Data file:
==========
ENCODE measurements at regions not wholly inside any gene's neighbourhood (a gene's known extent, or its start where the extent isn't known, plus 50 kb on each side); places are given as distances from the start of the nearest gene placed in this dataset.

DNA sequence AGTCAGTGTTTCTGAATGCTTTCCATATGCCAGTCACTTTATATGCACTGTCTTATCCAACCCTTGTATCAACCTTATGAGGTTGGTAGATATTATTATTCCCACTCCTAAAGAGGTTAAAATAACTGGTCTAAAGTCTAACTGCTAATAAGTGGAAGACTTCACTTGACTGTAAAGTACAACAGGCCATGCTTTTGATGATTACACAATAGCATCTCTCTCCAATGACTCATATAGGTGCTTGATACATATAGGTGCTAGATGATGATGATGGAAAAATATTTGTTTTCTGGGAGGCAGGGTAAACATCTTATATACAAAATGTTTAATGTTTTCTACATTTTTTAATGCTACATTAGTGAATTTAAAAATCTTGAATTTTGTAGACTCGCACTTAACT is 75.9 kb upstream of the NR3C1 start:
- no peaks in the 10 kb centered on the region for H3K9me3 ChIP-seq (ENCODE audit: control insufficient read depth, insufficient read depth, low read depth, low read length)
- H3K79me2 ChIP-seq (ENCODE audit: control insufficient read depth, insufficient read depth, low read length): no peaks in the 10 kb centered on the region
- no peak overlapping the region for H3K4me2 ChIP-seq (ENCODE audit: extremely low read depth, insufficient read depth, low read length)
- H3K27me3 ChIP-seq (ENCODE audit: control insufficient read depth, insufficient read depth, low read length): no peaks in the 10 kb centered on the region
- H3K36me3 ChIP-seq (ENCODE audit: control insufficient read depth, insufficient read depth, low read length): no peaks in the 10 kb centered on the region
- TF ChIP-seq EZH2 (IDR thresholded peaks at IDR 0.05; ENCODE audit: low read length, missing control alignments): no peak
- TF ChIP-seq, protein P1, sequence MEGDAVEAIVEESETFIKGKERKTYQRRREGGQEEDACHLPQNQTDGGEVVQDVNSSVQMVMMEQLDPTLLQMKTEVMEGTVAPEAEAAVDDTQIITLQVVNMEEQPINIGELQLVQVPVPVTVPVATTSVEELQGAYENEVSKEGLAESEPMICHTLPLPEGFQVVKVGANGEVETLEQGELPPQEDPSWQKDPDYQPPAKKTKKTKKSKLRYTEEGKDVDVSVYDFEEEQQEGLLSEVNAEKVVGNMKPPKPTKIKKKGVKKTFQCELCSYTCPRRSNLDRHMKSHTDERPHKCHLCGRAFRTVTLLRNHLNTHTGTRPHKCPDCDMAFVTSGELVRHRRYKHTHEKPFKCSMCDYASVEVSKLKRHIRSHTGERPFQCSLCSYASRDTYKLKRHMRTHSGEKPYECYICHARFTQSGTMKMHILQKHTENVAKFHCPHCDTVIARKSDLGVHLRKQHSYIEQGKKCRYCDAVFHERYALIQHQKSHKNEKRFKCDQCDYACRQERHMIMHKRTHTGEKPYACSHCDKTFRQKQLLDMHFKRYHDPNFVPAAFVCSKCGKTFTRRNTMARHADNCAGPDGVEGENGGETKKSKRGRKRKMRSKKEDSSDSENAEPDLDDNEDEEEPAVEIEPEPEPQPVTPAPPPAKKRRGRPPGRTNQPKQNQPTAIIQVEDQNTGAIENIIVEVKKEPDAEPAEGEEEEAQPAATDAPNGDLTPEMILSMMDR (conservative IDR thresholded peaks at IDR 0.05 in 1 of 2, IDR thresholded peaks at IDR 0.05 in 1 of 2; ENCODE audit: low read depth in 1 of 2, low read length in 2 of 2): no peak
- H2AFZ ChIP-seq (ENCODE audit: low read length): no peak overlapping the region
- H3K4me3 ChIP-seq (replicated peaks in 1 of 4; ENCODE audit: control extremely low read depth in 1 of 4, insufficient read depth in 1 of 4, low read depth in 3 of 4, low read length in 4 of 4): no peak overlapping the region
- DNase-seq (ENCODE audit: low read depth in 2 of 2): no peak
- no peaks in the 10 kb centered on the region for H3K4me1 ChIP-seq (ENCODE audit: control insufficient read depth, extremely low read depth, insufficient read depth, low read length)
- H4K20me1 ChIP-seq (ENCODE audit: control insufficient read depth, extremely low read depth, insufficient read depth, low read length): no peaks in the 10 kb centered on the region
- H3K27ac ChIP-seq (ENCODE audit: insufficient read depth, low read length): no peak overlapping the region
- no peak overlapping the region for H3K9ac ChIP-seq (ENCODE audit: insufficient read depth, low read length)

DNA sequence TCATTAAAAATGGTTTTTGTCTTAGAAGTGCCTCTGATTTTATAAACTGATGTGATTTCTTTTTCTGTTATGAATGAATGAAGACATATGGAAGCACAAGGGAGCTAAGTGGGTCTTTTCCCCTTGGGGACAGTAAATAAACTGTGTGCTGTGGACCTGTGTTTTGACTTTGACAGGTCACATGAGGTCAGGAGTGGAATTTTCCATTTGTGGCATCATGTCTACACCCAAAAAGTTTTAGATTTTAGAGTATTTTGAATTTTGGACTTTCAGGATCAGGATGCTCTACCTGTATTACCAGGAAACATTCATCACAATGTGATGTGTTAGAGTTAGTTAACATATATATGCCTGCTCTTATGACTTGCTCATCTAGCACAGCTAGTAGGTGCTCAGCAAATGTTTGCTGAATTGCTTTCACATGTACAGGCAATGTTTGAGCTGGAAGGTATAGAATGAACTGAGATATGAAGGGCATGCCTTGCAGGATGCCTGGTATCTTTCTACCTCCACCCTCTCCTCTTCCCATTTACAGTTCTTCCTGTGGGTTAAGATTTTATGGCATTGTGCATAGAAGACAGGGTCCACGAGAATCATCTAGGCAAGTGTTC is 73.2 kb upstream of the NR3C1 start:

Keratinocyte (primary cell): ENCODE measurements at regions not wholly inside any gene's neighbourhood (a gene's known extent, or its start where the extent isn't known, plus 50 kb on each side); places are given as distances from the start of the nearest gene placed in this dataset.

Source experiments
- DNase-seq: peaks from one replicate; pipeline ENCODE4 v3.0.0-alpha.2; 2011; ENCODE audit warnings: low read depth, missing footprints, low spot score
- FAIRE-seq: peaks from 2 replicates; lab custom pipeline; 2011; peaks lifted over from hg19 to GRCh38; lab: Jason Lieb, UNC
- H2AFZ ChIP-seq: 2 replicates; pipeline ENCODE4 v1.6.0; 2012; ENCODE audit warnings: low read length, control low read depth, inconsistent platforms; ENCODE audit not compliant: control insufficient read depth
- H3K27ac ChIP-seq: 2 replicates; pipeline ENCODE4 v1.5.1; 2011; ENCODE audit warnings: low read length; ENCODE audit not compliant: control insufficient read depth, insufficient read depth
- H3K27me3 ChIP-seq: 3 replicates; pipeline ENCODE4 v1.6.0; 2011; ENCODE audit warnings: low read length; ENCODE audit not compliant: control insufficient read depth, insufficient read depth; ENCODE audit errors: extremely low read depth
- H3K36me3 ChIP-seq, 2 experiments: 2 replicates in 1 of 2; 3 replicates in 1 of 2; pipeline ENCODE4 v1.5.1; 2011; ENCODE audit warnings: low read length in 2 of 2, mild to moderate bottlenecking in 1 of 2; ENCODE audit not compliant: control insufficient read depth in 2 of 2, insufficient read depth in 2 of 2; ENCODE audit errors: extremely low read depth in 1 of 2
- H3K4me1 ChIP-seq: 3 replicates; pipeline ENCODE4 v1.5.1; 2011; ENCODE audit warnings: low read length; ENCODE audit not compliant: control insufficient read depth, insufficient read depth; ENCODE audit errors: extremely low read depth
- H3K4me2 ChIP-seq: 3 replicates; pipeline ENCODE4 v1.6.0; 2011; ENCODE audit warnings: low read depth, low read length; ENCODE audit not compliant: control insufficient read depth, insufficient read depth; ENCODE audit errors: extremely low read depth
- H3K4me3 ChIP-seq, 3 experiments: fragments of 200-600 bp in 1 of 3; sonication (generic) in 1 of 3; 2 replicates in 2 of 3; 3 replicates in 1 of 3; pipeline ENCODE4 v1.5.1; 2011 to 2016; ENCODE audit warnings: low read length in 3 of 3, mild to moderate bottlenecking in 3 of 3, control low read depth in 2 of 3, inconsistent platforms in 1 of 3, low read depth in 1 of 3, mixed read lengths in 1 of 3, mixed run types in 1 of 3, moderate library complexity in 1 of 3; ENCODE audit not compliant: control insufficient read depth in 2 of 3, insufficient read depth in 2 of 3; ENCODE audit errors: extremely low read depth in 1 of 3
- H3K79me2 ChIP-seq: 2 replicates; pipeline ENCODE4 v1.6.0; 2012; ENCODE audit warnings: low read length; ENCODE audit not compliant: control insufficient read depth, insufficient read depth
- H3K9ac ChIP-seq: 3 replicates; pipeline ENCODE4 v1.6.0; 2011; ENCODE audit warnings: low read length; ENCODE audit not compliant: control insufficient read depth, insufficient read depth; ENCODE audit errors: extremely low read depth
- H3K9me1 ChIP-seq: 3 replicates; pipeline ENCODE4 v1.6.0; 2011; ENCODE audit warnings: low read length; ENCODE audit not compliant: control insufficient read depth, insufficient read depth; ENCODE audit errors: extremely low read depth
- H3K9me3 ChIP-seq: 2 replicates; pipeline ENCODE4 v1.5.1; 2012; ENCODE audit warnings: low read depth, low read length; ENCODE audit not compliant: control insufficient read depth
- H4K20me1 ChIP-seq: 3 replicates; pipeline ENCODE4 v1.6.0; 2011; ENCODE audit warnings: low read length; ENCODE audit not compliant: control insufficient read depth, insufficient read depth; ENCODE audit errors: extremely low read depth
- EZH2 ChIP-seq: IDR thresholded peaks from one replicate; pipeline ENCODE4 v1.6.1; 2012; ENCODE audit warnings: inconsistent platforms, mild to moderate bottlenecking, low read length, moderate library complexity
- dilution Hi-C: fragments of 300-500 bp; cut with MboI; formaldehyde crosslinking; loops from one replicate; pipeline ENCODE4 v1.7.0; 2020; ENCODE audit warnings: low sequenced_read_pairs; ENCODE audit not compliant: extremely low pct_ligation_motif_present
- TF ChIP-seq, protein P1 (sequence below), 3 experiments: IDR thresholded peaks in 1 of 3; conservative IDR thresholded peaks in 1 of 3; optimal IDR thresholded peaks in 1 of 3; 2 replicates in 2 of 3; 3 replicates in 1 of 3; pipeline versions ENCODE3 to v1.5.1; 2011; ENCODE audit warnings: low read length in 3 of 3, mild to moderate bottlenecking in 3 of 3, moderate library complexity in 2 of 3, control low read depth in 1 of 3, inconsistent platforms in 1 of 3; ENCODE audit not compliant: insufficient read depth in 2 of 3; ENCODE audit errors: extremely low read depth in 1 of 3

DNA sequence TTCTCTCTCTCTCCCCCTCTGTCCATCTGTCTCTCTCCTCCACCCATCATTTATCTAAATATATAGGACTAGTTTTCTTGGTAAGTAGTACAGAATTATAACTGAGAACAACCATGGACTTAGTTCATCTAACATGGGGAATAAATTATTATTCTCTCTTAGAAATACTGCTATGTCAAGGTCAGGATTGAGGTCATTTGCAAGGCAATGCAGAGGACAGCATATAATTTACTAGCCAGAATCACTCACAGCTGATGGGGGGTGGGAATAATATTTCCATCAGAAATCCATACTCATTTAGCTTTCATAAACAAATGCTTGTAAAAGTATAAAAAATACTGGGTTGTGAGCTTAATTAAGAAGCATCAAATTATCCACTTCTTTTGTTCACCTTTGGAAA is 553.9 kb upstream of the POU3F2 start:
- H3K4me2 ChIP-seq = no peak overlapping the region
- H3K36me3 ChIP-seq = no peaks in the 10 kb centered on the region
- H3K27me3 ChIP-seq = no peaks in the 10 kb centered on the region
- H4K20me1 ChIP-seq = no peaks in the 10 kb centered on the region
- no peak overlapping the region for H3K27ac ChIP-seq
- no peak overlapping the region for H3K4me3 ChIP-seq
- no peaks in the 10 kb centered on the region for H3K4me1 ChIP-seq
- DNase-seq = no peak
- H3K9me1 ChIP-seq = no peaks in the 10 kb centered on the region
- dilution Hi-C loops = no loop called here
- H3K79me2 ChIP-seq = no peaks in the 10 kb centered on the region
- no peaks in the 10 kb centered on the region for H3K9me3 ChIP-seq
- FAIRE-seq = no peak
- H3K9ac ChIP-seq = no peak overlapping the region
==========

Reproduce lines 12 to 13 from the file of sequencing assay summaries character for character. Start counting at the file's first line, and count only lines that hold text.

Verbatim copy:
- DNase-seq (ENCODE audit: low read depth in 2 of 2): no peak
- no peaks in the 10 kb centered on the region for H3K4me1 ChIP-seq (ENCODE audit: control insufficient read depth, extremely low read depth, insufficient read depth, low read length)